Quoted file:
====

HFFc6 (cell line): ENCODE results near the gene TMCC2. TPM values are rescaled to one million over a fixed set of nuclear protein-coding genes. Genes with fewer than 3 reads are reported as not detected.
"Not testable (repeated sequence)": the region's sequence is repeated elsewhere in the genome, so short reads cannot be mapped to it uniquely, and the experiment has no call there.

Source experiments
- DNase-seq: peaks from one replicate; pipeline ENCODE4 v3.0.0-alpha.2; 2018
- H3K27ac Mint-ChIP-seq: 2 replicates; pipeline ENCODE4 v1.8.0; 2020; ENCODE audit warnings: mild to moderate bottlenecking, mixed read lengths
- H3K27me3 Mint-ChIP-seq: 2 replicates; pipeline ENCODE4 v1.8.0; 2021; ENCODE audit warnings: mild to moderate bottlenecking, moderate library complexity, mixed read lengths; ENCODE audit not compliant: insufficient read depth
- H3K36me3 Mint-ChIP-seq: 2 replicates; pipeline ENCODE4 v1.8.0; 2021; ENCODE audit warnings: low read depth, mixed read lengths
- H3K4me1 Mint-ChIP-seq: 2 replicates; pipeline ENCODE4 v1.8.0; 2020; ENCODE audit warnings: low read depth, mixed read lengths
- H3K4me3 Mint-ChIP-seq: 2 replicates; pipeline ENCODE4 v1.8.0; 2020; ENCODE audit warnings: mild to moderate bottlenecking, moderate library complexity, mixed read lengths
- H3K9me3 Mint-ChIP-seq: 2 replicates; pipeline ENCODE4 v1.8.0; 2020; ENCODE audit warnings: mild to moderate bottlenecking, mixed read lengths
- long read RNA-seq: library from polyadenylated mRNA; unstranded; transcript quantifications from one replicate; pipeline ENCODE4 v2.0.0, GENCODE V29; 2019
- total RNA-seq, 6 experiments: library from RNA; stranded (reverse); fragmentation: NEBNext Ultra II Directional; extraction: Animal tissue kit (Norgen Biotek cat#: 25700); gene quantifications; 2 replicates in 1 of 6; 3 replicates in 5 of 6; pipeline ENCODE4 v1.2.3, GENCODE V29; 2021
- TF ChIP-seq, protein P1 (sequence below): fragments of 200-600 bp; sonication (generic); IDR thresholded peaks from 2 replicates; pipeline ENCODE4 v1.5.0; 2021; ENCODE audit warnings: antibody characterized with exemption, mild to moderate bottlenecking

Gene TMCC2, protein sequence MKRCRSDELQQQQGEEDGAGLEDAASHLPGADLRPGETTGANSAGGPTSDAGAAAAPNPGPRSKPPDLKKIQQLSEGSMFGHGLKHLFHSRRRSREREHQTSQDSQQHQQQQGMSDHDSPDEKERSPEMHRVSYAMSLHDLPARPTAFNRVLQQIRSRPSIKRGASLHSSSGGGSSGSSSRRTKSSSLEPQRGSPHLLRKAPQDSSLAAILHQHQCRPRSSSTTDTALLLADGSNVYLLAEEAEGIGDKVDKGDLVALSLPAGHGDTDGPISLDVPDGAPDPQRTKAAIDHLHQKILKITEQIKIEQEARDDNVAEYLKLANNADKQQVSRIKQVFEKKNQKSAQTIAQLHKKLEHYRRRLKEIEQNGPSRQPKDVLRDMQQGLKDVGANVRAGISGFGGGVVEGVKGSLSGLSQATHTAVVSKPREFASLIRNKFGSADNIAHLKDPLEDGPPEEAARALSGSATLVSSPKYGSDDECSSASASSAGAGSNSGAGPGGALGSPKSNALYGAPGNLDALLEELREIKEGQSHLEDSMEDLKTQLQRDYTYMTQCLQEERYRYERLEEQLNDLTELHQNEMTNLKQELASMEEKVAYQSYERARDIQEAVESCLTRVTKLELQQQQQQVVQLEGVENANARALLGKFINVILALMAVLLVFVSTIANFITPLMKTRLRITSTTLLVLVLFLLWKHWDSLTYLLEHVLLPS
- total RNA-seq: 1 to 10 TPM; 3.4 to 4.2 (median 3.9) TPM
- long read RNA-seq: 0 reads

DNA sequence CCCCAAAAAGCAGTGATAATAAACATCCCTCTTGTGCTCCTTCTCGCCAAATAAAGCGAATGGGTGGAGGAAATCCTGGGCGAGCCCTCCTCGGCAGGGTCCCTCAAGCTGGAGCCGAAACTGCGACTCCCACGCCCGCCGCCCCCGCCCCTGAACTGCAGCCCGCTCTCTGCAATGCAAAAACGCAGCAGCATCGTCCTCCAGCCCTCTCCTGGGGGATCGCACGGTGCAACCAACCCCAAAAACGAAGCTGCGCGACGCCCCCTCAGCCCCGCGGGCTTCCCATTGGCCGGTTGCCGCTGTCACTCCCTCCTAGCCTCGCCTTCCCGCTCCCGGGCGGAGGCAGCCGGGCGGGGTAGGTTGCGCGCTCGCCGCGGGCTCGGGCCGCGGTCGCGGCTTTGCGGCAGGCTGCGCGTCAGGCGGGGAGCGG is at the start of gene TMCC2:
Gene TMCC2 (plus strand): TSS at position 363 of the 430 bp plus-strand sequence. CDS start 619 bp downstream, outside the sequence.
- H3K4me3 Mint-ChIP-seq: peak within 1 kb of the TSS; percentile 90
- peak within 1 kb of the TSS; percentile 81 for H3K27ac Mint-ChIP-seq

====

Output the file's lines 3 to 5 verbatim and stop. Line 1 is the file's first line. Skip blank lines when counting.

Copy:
Source experiments
- DNase-seq: peaks from one replicate; pipeline ENCODE4 v3.0.0-alpha.2; 2018
- H3K27ac Mint-ChIP-seq: 2 replicates; pipeline ENCODE4 v1.8.0; 2020; ENCODE audit warnings: mild to moderate bottlenecking, mixed read lengths